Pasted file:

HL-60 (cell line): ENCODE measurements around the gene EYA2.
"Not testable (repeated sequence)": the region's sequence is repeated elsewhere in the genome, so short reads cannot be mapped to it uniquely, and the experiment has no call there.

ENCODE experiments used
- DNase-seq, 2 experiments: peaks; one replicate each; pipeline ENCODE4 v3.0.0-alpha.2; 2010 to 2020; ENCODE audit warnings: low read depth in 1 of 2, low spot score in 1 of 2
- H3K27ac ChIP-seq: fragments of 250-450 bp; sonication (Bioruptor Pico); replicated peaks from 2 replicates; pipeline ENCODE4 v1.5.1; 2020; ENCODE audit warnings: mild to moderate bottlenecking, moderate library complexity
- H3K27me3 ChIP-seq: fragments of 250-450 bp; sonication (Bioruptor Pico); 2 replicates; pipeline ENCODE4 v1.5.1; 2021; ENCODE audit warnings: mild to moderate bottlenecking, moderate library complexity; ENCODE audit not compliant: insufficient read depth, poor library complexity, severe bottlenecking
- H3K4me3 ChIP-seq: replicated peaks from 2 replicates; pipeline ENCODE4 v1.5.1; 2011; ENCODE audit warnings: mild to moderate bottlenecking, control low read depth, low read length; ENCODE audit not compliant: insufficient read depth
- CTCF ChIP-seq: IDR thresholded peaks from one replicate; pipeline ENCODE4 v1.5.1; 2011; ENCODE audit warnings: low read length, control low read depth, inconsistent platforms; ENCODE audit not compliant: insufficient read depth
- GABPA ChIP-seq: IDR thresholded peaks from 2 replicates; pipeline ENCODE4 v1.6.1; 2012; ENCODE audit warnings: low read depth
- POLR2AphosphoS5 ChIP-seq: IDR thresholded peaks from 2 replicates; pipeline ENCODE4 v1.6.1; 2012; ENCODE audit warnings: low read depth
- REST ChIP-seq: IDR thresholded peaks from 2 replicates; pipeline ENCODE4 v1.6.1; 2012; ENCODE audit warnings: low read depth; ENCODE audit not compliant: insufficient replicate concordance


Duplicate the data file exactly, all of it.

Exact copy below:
HL-60 (cell line): ENCODE measurements around the gene EYA2.
"Not testable (repeated sequence)": the region's sequence is repeated elsewhere in the genome, so short reads cannot be mapped to it uniquely, and the experiment has no call there.

ENCODE experiments used
- DNase-seq, 2 experiments: peaks; one replicate each; pipeline ENCODE4 v3.0.0-alpha.2; 2010 to 2020; ENCODE audit warnings: low read depth in 1 of 2, low spot score in 1 of 2
- H3K27ac ChIP-seq: fragments of 250-450 bp; sonication (Bioruptor Pico); replicated peaks from 2 replicates; pipeline ENCODE4 v1.5.1; 2020; ENCODE audit warnings: mild to moderate bottlenecking, moderate library complexity
- H3K27me3 ChIP-seq: fragments of 250-450 bp; sonication (Bioruptor Pico); 2 replicates; pipeline ENCODE4 v1.5.1; 2021; ENCODE audit warnings: mild to moderate bottlenecking, moderate library complexity; ENCODE audit not compliant: insufficient read depth, poor library complexity, severe bottlenecking
- H3K4me3 ChIP-seq: replicated peaks from 2 replicates; pipeline ENCODE4 v1.5.1; 2011; ENCODE audit warnings: mild to moderate bottlenecking, control low read depth, low read length; ENCODE audit not compliant: insufficient read depth
- CTCF ChIP-seq: IDR thresholded peaks from one replicate; pipeline ENCODE4 v1.5.1; 2011; ENCODE audit warnings: low read length, control low read depth, inconsistent platforms; ENCODE audit not compliant: insufficient read depth
- GABPA ChIP-seq: IDR thresholded peaks from 2 replicates; pipeline ENCODE4 v1.6.1; 2012; ENCODE audit warnings: low read depth
- POLR2AphosphoS5 ChIP-seq: IDR thresholded peaks from 2 replicates; pipeline ENCODE4 v1.6.1; 2012; ENCODE audit warnings: low read depth
- REST ChIP-seq: IDR thresholded peaks from 2 replicates; pipeline ENCODE4 v1.6.1; 2012; ENCODE audit warnings: low read depth; ENCODE audit not compliant: insufficient replicate concordance